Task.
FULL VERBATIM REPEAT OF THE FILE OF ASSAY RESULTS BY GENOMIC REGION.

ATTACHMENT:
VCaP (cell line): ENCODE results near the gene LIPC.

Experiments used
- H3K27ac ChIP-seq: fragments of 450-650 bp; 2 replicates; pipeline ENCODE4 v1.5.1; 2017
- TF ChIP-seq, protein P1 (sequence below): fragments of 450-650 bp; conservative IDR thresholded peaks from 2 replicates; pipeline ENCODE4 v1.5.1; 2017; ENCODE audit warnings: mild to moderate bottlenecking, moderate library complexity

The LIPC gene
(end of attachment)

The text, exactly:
VCaP (cell line): ENCODE results near the gene LIPC.

Experiments used
- H3K27ac ChIP-seq: fragments of 450-650 bp; 2 replicates; pipeline ENCODE4 v1.5.1; 2017
- TF ChIP-seq, protein P1 (sequence below): fragments of 450-650 bp; conservative IDR thresholded peaks from 2 replicates; pipeline ENCODE4 v1.5.1; 2017; ENCODE audit warnings: mild to moderate bottlenecking, moderate library complexity

The LIPC gene